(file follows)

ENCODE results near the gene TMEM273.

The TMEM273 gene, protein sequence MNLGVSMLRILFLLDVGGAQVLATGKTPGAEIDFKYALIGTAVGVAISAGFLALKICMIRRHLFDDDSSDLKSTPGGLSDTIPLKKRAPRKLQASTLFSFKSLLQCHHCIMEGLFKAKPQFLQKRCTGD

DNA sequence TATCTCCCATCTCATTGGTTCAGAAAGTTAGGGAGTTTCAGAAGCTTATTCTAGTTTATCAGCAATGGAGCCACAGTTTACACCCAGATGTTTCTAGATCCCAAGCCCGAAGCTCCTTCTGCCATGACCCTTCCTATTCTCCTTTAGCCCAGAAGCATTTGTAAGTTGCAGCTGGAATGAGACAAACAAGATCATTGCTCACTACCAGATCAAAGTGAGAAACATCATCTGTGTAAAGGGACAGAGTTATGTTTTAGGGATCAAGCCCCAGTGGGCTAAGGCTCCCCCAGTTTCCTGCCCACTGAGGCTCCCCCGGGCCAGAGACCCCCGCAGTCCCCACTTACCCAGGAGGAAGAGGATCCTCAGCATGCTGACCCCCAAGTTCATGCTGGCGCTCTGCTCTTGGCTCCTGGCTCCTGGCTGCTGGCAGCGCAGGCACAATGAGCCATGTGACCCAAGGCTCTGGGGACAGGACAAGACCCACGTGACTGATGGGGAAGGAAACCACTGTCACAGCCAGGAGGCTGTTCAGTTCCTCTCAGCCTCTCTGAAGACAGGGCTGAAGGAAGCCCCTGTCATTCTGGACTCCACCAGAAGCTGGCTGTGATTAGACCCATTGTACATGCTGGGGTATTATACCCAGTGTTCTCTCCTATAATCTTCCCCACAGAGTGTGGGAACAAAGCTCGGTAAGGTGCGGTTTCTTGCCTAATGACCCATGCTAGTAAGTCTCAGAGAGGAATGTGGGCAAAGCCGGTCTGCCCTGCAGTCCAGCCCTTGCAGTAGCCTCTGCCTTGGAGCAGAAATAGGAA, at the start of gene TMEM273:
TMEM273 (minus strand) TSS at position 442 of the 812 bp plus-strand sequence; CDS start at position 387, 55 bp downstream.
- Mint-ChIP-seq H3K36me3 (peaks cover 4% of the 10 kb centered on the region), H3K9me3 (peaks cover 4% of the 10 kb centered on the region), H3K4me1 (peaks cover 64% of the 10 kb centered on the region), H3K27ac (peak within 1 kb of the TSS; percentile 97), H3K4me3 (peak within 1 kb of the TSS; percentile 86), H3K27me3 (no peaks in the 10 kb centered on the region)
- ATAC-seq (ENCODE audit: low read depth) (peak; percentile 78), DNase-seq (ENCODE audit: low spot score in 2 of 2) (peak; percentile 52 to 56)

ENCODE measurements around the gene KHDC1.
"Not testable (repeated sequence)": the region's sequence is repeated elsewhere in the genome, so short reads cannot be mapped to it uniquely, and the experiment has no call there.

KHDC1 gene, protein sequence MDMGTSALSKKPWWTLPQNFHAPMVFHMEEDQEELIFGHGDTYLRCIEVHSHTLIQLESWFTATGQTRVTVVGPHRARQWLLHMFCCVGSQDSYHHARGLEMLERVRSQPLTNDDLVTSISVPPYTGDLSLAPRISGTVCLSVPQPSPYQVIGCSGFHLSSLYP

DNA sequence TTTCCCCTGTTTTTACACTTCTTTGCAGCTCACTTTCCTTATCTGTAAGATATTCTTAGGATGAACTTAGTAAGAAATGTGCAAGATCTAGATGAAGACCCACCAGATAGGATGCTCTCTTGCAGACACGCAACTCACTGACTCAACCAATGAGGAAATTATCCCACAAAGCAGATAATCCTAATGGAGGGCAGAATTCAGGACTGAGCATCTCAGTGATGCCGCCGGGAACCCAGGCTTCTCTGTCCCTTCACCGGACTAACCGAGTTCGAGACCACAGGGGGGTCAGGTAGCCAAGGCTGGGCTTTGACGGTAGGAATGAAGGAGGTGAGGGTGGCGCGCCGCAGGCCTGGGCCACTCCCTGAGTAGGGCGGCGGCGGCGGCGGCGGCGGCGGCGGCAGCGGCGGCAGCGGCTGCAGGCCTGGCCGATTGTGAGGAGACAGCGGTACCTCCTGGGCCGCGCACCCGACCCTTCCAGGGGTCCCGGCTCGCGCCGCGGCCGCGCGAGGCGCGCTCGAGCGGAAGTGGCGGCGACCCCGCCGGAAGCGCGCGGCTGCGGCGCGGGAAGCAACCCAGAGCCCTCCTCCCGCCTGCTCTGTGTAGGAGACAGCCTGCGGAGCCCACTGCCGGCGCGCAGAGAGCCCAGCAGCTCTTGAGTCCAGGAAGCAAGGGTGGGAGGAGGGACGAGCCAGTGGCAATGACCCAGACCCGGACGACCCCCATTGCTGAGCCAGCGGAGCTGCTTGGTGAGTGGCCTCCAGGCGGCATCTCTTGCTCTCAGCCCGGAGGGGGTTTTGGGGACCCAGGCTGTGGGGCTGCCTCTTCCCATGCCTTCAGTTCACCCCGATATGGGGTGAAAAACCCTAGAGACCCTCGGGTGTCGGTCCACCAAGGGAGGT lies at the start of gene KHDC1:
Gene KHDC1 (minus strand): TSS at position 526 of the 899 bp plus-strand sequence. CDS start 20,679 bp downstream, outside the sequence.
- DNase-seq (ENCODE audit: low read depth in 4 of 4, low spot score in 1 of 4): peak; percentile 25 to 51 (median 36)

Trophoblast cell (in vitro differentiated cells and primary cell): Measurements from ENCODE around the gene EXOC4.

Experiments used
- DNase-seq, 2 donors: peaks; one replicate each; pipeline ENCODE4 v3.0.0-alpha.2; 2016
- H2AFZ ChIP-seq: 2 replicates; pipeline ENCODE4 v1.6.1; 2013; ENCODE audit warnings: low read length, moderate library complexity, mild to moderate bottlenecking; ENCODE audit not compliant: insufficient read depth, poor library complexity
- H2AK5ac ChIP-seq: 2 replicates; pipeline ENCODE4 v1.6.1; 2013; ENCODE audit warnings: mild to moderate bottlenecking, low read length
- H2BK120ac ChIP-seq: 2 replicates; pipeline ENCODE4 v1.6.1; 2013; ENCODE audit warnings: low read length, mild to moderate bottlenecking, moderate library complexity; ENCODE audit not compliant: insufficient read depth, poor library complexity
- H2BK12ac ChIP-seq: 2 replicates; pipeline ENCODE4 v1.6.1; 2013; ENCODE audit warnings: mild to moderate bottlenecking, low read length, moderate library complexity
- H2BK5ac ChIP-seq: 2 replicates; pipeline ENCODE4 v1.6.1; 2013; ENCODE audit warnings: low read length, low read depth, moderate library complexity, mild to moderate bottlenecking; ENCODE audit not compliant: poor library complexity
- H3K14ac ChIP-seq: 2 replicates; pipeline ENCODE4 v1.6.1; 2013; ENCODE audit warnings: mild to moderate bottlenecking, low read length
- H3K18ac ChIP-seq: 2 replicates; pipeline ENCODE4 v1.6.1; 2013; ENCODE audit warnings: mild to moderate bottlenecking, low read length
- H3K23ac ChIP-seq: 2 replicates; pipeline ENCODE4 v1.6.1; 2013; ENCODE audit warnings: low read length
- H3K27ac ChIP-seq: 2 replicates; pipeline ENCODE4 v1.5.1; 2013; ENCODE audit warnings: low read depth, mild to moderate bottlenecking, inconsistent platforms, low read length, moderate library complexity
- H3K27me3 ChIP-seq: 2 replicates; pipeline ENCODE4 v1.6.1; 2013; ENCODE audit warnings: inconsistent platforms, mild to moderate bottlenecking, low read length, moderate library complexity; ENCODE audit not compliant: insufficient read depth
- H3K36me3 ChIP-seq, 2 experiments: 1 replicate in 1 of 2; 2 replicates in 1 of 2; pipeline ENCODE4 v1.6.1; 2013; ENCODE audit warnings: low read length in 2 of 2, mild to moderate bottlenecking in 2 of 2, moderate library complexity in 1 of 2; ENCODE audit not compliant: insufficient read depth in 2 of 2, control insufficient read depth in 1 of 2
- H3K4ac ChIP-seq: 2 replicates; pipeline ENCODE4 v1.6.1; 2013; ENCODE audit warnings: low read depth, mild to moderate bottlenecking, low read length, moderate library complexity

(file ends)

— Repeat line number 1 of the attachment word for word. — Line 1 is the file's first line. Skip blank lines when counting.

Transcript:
ENCODE results near the gene TMEM273.